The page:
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US Monthly Headline News September 2019 Page 11

By Katelyn Polantz, CNN
Washington (CNN) - The Justice Department's Office of Legal Counsel essentially ignored additional allegations from the whistleblower outside the July 25 Trump-Zelensky call when it determined his complaint should be kept in-house, according to a newly unsealed memo from the department's policy office. Steven Engel of the Office of Legal Counsel was tasked to interpret only whether the whistleblower complaint was indeed an "urgent concern" under the law. The Office of Legal Counsel, the first unit within the Justice Department to learn of the whistleblower's complaint, decided it was not of urgent concern. The OLC's acknowledgement of the other allegations are in two footnotes in the now-declassified September 3 opinion advising the Director of National Intelligence what to do about the complaint. The binding advice was to keep the whistleblower complaint within the Justice Department for a possible criminal probe instead of sending it to Congress in early September. The original September 3 memo acknowledges the whistleblower's accusations that President Donald Trump chose to suspend security assistance to Ukraine because of an improper motive, and that White House officials attempted to lock down the transcript of Trump's July call out of political rather than national security concern. But those accusations aren't part of the OLC's main considerations, instead appearing only in the memo's footnotes. The Office of Legal Counsel posted the redacted September 3 memo on its website Thursday morning, noting it is now declassified. The Justice Department had previously released a slightly rewritten, unclassified version of the same legal opinion that did not include the two footnotes acknowledging the whistleblower's other concerns. "The complainant stated that some officials at the White House had advised that this action may have been an abuse of the system," Engel wrote in the original memo regarding accusation of the White House attempting to bury the transcript, "but the (intelligence community inspector general) did not discuss this allegation in concluding that the complaint stated an urgent concern." more...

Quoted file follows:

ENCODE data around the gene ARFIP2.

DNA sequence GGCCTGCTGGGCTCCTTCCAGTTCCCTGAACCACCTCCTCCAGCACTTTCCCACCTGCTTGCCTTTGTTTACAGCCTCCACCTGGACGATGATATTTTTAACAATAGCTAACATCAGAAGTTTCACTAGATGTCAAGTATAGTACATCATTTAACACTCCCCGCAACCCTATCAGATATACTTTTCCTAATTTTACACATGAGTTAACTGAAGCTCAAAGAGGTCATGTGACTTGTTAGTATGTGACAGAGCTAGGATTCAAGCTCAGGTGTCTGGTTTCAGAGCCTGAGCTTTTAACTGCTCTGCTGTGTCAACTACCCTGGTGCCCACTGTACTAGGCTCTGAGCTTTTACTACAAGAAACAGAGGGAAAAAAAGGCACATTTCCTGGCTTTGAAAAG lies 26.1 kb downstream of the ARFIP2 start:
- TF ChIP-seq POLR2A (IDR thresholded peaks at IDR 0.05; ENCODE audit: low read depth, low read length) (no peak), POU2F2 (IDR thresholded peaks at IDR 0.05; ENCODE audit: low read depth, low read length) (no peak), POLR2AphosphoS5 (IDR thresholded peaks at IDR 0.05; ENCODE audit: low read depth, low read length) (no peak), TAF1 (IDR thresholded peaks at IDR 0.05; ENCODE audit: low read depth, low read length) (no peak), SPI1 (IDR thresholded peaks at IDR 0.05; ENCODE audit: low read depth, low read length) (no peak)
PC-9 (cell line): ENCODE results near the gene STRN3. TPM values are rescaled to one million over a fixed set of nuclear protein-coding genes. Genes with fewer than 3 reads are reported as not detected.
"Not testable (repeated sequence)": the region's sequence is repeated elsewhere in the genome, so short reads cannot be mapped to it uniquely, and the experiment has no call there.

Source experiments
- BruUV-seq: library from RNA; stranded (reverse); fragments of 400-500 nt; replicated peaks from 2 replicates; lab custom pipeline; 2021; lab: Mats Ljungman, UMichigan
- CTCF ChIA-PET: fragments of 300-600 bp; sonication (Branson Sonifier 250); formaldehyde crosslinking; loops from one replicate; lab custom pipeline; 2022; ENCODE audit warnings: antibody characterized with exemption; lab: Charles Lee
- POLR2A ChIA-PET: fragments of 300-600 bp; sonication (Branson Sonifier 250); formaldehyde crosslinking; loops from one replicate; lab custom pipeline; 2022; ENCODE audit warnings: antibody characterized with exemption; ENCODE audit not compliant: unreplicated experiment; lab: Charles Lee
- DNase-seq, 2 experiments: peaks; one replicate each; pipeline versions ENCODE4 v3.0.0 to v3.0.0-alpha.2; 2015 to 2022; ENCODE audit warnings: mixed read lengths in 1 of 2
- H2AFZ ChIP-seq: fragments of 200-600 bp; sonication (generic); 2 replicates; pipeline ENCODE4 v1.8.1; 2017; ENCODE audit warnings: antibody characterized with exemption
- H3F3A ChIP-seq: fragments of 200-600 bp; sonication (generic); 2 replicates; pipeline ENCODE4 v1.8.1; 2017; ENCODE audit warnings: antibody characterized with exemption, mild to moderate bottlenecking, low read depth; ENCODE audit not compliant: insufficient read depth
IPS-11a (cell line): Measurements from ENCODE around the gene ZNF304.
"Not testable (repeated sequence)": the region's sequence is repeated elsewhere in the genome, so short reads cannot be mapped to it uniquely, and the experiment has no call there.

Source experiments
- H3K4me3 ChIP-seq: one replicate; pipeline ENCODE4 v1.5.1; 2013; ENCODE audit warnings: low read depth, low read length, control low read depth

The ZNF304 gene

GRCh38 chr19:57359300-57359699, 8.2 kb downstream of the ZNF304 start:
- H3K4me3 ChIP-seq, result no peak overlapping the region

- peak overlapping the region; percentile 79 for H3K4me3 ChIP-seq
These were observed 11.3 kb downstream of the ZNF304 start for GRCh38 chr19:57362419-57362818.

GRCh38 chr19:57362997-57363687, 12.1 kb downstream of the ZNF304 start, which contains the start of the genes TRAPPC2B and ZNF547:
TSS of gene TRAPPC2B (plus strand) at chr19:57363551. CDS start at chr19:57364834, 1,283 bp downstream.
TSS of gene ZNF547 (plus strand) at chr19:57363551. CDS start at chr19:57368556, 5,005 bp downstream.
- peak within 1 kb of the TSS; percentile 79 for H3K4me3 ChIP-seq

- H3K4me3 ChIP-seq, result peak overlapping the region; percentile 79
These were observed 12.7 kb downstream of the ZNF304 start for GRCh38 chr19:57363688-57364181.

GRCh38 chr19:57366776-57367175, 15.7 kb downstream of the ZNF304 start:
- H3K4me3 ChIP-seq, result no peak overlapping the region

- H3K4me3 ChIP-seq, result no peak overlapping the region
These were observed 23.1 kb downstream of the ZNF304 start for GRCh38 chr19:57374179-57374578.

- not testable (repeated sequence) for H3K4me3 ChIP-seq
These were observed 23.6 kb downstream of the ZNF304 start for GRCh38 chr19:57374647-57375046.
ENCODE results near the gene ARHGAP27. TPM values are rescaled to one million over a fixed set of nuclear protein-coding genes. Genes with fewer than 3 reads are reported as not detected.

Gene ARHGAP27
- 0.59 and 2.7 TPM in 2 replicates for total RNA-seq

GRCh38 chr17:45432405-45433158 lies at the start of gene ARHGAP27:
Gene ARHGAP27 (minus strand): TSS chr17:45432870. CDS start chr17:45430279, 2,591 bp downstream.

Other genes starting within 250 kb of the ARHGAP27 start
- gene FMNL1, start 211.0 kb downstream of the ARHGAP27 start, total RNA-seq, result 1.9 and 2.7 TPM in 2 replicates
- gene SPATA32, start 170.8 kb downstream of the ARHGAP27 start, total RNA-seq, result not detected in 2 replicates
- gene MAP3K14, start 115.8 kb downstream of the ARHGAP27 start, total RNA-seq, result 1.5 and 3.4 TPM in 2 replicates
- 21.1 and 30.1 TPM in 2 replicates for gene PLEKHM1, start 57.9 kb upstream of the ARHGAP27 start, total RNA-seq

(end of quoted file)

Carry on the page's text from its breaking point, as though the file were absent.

By stephanie ebbs
In yet another strike against California, the Trump administration accused the state of "failing to protect Californians from degraded water," specifically citing concerns about waste from homeless populations getting into sewer systems. Environmental Protection Agency Administrator Andrew Wheeler wrote to California Gov. Gavin Newsom on Thursday alleging the state has not addressed water pollution tied to the homelessness crisis in major cities like San Francisco, specifically when the sewer system can overflow during heavy rain and release untreated water into other areas like the San Francisco Bay.  The letter specifically cites a report on NPR last year that cited a local news investigation describing concerns with trash, used needles from drug users and human waste on the streets. The letter also cites at least 23 instances in recent months where water districts in California released water that exceeded the allowed levels of pollutants like copper or cyanide. "The EPA is aware of the growing homelessness crisis developing in major California cities, including Los Angeles and San Francisco, and the impact of this crisis on the environment. Indeed, press reports indicate that 'piles of human feces' on sidewalks and streets in these cities are becoming all too common," Wheeler said in the letter. "The EPA is concerned about the potential water quality impacts from pathogens and other contaminants from untreated human waste entering nearby waters," the letter added. Newsom's office did not immediately respond to a request for comment on Thursday morning. more...

By Dan Mangan